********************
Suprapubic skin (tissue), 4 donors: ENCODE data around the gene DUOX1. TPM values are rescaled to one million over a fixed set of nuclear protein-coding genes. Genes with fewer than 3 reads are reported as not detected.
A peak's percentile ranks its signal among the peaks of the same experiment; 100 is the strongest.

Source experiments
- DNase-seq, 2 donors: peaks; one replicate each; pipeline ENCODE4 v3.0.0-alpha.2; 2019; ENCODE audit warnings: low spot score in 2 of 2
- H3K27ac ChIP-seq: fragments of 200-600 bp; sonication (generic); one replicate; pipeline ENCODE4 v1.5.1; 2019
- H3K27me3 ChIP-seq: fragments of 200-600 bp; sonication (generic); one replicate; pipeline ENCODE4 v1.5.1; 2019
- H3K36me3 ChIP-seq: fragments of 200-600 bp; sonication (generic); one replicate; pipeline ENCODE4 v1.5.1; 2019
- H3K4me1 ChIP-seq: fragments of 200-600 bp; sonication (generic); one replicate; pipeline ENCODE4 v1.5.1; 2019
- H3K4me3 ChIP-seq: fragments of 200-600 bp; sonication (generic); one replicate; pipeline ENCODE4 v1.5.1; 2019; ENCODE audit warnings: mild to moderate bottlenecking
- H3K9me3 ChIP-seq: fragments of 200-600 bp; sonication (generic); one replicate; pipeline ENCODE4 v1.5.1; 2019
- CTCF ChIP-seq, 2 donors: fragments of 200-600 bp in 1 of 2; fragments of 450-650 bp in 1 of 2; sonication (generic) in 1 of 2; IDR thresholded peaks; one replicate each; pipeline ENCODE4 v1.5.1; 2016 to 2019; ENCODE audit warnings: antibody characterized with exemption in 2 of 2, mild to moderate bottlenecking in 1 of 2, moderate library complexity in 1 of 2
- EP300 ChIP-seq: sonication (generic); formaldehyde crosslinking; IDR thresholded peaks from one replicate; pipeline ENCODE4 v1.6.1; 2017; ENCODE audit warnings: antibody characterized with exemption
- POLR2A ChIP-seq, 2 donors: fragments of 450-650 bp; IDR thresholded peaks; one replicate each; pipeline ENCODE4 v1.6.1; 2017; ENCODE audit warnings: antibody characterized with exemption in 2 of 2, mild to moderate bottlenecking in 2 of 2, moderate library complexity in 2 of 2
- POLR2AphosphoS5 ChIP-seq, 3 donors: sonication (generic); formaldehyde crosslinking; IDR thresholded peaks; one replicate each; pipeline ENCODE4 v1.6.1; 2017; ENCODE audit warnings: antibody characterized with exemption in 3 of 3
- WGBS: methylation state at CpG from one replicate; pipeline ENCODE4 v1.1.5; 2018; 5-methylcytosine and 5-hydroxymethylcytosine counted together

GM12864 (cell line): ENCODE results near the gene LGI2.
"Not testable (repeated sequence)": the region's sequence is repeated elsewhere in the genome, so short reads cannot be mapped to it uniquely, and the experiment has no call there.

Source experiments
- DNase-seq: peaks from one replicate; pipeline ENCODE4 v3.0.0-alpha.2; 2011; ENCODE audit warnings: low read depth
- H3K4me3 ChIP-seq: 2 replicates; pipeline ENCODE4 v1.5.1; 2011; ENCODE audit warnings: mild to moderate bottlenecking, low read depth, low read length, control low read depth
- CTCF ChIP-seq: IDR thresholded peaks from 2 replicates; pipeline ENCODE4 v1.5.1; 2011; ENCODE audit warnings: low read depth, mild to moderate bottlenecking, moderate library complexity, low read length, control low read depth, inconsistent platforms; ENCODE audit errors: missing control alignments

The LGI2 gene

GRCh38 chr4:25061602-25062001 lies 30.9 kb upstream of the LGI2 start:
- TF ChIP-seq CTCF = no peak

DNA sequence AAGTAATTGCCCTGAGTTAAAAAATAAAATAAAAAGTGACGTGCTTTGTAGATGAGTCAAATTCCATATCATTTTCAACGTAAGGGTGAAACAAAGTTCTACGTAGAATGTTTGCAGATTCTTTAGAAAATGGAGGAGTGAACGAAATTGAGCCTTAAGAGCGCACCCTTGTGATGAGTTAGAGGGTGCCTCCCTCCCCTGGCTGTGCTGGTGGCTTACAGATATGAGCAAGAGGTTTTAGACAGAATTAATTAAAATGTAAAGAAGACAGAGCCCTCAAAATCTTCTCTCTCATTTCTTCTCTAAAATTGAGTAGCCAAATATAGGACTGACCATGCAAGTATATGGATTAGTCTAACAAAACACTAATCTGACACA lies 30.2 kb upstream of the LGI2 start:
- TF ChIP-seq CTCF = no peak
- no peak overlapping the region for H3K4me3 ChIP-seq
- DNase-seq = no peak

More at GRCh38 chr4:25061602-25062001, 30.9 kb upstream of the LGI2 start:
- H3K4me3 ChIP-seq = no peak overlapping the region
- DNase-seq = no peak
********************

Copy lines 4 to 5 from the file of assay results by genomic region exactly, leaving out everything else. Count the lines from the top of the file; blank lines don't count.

- DNase-seq, 2 donors: peaks; one replicate each; pipeline ENCODE4 v3.0.0-alpha.2; 2019; ENCODE audit warnings: low spot score in 2 of 2
- H3K27ac ChIP-seq: fragments of 200-600 bp; sonication (generic); one replicate; pipeline ENCODE4 v1.5.1; 2019